A History of New York by Washington Irving
(Penguin Classics)

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Synopsis



For the bicentennial of its original publication-the first full-length book from the father of the American short story

In 1809, New Yorkers were buzzing about a series of classified ads concerning the whereabouts of Dutch historian Diedrich Knickerbocker. They were unaware that Washington Irving had invented the man entirely and placed the ads himself. Knickerbocker's purported manuscript, A History of New York, was Irving's own. Told from Knickerbocker's point of view, A History of New York is a chronicle of New York's fifty years under Dutch rule in the 1600s that plays fast and loose with the facts, to uproarious effect. Irving's good-humored spoofing had staying power, and his satire provided the city with its first self-portrait. A History of New York propelled Irving to the heights of literary stardom and even made a little history of its own: New Yorkers are called Knickerbockers to this day.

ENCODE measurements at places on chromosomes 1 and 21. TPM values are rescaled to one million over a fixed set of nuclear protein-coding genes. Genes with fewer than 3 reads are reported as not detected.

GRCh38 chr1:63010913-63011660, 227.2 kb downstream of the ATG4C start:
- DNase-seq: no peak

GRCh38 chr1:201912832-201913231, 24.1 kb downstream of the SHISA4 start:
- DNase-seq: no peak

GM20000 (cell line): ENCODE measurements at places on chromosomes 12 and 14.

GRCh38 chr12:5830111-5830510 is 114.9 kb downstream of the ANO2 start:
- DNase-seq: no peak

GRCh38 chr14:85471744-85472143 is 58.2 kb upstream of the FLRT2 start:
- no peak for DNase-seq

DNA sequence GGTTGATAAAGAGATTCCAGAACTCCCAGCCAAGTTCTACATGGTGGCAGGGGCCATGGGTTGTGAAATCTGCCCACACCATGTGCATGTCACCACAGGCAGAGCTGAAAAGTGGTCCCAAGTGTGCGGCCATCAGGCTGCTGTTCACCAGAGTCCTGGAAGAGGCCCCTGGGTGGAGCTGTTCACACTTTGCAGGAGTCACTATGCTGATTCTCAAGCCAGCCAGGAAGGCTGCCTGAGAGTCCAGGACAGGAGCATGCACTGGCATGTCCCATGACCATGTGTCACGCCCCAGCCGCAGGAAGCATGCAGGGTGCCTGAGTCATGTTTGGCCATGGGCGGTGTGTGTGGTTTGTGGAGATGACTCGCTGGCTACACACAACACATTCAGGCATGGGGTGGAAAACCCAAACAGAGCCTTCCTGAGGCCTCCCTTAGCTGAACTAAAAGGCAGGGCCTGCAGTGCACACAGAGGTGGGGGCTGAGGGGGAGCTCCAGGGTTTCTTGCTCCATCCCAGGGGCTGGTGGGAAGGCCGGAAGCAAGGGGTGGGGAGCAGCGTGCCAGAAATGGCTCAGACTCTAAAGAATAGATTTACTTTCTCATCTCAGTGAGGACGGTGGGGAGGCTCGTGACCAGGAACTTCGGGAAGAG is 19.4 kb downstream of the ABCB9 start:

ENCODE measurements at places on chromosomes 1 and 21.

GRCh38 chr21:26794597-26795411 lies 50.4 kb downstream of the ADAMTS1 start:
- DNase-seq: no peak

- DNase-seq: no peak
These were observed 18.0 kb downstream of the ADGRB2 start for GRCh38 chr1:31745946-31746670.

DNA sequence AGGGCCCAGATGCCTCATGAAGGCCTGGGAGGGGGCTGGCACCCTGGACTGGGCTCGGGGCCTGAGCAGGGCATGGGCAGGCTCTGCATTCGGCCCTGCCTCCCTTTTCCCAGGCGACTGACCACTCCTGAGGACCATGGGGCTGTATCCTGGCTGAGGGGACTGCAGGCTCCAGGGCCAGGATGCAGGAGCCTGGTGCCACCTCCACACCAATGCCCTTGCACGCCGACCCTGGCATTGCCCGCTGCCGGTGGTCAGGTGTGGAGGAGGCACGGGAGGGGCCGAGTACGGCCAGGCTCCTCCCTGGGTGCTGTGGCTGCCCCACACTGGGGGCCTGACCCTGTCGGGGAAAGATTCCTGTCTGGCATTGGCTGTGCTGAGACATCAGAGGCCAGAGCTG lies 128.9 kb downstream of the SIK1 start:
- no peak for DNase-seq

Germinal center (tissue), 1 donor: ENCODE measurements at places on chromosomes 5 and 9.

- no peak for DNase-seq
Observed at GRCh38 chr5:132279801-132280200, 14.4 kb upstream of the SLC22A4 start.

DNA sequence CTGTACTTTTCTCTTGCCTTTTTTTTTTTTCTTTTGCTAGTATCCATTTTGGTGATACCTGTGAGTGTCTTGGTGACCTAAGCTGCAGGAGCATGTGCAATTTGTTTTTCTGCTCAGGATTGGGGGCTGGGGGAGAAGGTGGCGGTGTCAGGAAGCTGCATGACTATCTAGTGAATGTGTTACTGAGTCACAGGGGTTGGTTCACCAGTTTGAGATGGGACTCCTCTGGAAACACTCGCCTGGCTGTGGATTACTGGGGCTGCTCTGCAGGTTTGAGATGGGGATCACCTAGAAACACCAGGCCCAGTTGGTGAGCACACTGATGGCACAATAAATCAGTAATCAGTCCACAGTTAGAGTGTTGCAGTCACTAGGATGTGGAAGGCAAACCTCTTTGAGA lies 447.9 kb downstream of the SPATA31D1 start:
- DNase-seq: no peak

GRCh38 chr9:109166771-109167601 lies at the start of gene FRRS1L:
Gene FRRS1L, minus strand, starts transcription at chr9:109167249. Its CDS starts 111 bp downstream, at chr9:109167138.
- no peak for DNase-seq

About Washington Irving

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One of the first American writers to gain acclaim in Europe, Washington Irving was also an essayist, a biographer, an historian, and a diplomat. He is best known for having written the short stories “The Legend of Sleepy Hollow” and “Rip Van Winkle,” both of which appeared in the collection The Sketch Book of Geoffrey Crayon, Gent. Though he is best known for his short stories, Irving’s written works include social and political commentary for the literary magazine Salmagundi, which he helped found, as well as biographies of a number of historical figures including George Washington and the prophet Muhammad. Irving died in 1859 at the age of 76.
 
Published December 30, 2008 by Penguin Classic. 404 pages
Genres: History, Humor & Entertainment, Literature & Fiction, Education & Reference. Non-fiction

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